In addition to choosing a school program, many students now have to make a distinctly 21st-century choice: whether to take classes in person or online. The continual evolution of technology enables a growing number of students to use on the Internet to take classes instead of the attending class in a traditional classroom setting.
While distance learning is an ideal solution for certain types of students, others are better off sticking with the old-fashioned academic format. For those debating whether classroom learning is a good fit or not, consider the various advantages and disadvantages before coming to a conclusion. A classroom environment offers students the opportunity to have face-to-face interactions with their peers and instructors.
This is an added social benefit as well as an educational aid. Because students see the same peers in class every session, they get a chance to form friendships. In the case of higher learning, pupils can find potential lifelong professional connections. On the educational side, students get a chance to participate in a lecture or class discussion physically. If students don't understand something, they can always ask the instructor for clarification is always an option.
A campus-based learning experience means the class schedule is predetermined and not subject to change. Students must shape their personal schedules around school instead of the other way around. If plans unexpectedly change or an emergency comes up, the student cannot adjust the class schedule to turn in the work at a different time.
If a scheduling conflict arises between work and school, students are forced to choose between getting an education and getting a paycheck. In some cases, the classroom environment is the only style of education the students know, and therefore the situation that they are most comfortable learning in.
Advantages & Disadvantages of Classroom Learning
In the classroom, students get the opportunity for hands-on, structured learning instead of being presented with the course books, written lectures and self-directed activities distance learning provides. Many students rely on this structure to support their learning, and changing to an online learning experience might make it challenging for them to retain material. With classroom learning, students must physically attend the courses to get credit for attendance.
Those who must travel long distances to get to school must allot enough time to arrive on time, particularly in instances in which inclement weather is involved. A long commute may also mean a spending more money on gas over a long period of time which, when combined with the cost of education, may present an issue to financially challenged students.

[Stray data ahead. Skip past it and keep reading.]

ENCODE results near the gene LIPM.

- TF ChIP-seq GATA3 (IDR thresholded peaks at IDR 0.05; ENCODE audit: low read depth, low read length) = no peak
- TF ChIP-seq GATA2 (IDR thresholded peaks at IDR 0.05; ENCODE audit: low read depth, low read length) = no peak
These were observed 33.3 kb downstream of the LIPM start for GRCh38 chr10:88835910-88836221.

Spencer Hendricks has written for various well-regarded blogs. His work has appeared in the "Kickapoo Prairie News" and online at sprayahen. The Food Industry. He is currently in the process of obtaining a degree in Web development. References WorldWideLearn: Online vs. Online Learning.While the ECAR findings raise more questions than they answer, there is significant evidence that UW faculty and students are interested in the potential utility of social media as a learning tool.
Considering both the potential opportunities and challenges in using social media as an educational tool, UW instructors should take steps to ensure successful adoption in the classroom. Fortunately, best practices and guidelines can help set appropriate expectations for using social media in teaching and learning.
These recommendations, created in consultation with the University Registrar, address actions that can be taken by instructors. Social media is a communication tool that allows users to interact with, and contribute to, content online.
It includes popular online social networks such as Pinterest, Twitter, Instagram, YouTube, and Facebook, with new platforms emerging.
Although social media has a large presence in news and entertainment, when used in the learning setting for educational purposes it has the potential to facilitate communication, augmenting the student experience and improving outcomes, by:.
Current research suggests that in the higher education setting, social media may be used to improve communication between students, instructors, and the surrounding campus community. While many different types of communication tools are available in the learning setting, the advantage of using popular social media platforms is that most students arrive to campus as fluent users of these virtual tools.
Whether or not instructors adopt social media as an education tool, chances are their students already have created a class-specific Facebook group, use Twitter to share course information, or use another social media platform to communicate with other students outside of class. While many social media platforms, such as Facebook, provide users with the ability to filter who is able to see their content, it is difficult to ensure privacy. Once posted, social media content is held by a third party, and the user more or less relinquishes ownership in exchange for free storage.
Instructors and students should familiarize themselves with social media platform-specific privacy settings, and stay up-to-date with them. Many social media platforms enable the user to determine how widely their content is shared, restricting access to a designated group or making content publicly accessible. Some students and instructors might prefer to compartmentalize their online social and academic lives by creating separate accounts for coursework. Over Twitter for example, instructors can offer students access to a shared class account, using a handle or username associated with the course itself, e.